Stop the snoring…no seriously, STOP!

I snore. I snore REALLY bad. My snoring is the kind of snoring I make fun of my 58-year-old father for – the rattle the house, hear me down the street, wake up the dogs, snoring.

Ladies do not snore; old men snore.

It’s not a pleasant sound, and the thought of catching some z’s in front of company makes me cringe because I don’t want anyone to know my horrible, awful, embarrassing secret.

Needless to say, I am fed up. I turned to Diana C. Go, MD, Pediatric Pulmonary and Sleep Medicine at Banner Desert Sleep Center, for some more information on health risks of snoring and how to squash this nasty health habit.

Snoring happens when you can’t move air freely through your nose and mouth during sleep,” said Dr. Go. “It is very common and affects about 90 million Americans.

So what causes snoring?

According to Dr. Go, snoring typically occurs when the muscles that keep the airways open become too relaxed, obstructing air flow. Any condition or substance that promotes muscle relaxation can have this effect. Including:

  • Drinking alcohol
  • Sleeping on an overly soft pillow
  • Sleeping on your back
  • Taking medications such as sleeping pills or antihistamines
  • Being overweight

“Another cause of snoring can be from throat or nasal deformities, such as an excessively long soft palate or a deviated nasal septum,” explains Dr. Go.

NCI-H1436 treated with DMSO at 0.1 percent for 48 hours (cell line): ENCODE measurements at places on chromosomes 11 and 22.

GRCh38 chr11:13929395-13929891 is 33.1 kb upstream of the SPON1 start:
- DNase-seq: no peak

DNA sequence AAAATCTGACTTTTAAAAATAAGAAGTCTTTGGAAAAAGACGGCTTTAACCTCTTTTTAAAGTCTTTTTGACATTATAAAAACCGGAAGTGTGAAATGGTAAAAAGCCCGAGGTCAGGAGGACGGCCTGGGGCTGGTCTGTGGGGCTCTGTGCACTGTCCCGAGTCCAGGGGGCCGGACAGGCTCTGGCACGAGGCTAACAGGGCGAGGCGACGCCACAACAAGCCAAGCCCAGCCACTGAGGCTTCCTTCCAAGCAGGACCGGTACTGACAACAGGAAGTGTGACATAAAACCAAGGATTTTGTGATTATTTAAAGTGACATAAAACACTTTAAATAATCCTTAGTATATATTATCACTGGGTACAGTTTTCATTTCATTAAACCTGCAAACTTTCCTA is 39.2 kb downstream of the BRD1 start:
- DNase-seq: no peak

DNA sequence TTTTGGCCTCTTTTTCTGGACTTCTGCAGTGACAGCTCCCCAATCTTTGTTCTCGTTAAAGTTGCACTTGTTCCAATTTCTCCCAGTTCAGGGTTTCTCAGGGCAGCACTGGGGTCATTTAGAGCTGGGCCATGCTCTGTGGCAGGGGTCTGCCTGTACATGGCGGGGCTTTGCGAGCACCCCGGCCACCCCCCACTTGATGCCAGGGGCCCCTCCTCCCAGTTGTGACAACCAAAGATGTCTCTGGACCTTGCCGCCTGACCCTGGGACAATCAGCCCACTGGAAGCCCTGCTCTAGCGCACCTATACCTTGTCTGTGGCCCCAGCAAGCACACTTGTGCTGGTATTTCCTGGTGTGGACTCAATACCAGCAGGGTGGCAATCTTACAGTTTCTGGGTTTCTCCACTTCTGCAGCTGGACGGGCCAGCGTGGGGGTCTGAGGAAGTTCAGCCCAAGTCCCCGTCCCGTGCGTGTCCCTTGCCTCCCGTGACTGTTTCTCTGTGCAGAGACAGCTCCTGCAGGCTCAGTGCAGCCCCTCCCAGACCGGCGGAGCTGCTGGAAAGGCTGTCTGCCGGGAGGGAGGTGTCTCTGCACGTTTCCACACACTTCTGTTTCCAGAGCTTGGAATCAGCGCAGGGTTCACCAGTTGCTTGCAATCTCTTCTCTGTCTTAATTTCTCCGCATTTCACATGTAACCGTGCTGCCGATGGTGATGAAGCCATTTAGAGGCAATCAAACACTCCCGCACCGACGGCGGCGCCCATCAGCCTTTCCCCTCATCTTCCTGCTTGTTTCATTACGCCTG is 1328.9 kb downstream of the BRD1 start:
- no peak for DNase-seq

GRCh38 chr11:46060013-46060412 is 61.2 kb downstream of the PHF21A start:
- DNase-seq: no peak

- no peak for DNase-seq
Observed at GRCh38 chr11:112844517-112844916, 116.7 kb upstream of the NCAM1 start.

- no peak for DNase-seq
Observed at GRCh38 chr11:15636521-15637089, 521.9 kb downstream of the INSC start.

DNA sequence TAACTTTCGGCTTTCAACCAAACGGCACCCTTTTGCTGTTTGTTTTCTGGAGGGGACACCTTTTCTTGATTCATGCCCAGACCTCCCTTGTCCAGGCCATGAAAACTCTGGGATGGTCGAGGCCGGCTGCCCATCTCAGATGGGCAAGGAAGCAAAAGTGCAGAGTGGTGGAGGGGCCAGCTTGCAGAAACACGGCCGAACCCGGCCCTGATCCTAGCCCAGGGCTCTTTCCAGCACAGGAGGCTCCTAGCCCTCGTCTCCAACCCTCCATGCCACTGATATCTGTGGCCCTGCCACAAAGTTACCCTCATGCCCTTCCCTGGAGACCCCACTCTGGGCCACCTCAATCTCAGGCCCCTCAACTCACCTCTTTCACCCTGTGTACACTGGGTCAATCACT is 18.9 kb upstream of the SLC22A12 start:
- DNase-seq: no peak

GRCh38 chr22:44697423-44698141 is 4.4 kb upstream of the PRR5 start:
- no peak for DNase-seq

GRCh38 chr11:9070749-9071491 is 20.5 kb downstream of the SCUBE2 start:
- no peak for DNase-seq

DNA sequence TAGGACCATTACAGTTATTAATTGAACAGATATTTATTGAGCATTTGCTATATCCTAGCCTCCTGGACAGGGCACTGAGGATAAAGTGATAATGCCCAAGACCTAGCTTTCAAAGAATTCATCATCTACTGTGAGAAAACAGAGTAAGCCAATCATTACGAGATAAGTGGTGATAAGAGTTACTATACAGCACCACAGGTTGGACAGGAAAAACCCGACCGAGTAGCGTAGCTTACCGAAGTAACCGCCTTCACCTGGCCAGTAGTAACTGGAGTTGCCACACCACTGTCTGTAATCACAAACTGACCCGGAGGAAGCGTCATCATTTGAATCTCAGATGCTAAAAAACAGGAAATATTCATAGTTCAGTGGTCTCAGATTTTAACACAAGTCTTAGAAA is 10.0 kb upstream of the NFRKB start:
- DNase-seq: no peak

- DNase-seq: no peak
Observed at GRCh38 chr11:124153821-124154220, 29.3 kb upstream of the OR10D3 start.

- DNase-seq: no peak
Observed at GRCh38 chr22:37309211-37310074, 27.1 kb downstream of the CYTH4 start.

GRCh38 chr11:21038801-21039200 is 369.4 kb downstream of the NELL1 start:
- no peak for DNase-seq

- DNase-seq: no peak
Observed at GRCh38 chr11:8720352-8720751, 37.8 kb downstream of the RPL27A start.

After running through that list and realizing that I do not sleep on my back, drink alcohol on a regular basis, take medications or have excess weight, I decided to go see Cheryl MacKechnie, MD, Otolaryngology at Banner — University Medical Center‘s Ear, Nose and Throat Clinic for a consultation.

Much to my dismay, I learned that I have a deviated septum. A deviated septum is a condition in which the nasal septum (the bone and cartilage that the divide the nasal cavity of the nose in half) is significantly off center or crooked.

So what are my options?

Dr. Go let me know that there are many minor changes you can make that may have an effect on your snoring. Some include, change your sleeping position, lose weight, avoid alcohol, change your pillows and opening your nasal passages.

A more intensive approach for me would be sinus surgery to adjust my deviated septum and therefore would potentially get rid of my earth-quaking snore. The surgery (Septoplasty) is performed entirely through the nostrils. During the surgery, badly deviated portions of the septum may be removed entirely or they may be readjusted and reinserted into the nose. After surgery nasal packing is inserted to prevent excessive postoperative bleeding.

I don’t think I am quite convinced to take the plunge to get the surgery just yet. So for now, I’ll work on sound proofing my bedroom.

 

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